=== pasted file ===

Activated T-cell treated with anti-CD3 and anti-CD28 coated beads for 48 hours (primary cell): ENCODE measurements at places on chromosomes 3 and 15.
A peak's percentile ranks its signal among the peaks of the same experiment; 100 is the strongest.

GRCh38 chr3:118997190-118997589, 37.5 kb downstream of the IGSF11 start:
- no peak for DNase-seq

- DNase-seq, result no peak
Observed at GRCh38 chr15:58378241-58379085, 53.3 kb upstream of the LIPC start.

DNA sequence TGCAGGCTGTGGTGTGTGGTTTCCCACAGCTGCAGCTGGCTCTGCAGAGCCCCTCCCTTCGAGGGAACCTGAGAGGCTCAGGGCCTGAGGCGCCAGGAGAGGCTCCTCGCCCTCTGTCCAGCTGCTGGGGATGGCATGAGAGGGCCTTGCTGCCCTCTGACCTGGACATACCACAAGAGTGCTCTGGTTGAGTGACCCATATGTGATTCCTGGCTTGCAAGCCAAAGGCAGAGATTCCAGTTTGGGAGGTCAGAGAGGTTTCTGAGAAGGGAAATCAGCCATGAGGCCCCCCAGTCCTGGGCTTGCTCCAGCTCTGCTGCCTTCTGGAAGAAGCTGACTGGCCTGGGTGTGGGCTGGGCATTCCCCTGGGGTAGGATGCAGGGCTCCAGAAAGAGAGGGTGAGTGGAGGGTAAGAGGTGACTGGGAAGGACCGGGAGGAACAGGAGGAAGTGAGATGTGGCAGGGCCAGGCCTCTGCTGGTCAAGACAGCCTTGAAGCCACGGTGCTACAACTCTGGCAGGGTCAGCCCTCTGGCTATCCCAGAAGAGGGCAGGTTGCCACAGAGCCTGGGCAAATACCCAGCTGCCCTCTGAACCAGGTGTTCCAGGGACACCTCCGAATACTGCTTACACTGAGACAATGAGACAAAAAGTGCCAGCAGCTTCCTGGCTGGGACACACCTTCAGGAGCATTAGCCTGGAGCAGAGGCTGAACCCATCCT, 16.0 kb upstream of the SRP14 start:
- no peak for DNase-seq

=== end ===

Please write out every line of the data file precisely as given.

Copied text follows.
Activated T-cell treated with anti-CD3 and anti-CD28 coated beads for 48 hours (primary cell): ENCODE measurements at places on chromosomes 3 and 15.
A peak's percentile ranks its signal among the peaks of the same experiment; 100 is the strongest.

GRCh38 chr3:118997190-118997589, 37.5 kb downstream of the IGSF11 start:
- no peak for DNase-seq

- DNase-seq, result no peak
Observed at GRCh38 chr15:58378241-58379085, 53.3 kb upstream of the LIPC start.

DNA sequence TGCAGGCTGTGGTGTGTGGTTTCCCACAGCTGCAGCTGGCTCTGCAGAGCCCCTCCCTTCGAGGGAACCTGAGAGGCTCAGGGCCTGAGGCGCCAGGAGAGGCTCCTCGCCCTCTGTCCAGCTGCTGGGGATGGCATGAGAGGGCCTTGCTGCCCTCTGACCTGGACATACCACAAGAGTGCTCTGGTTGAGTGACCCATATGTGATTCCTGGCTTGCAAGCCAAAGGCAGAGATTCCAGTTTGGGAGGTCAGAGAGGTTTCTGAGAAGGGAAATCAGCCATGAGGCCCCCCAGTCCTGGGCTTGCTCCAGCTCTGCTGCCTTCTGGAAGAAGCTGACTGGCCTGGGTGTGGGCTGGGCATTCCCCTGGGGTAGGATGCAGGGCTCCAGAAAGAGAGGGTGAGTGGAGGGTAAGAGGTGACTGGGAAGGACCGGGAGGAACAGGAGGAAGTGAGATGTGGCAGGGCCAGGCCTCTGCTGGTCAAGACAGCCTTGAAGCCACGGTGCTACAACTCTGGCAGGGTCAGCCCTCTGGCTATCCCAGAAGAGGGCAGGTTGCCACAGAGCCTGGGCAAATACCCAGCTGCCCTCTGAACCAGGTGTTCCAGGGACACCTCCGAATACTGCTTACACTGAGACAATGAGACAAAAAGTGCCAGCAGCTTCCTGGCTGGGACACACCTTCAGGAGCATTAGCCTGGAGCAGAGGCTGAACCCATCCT, 16.0 kb upstream of the SRP14 start:
- no peak for DNase-seq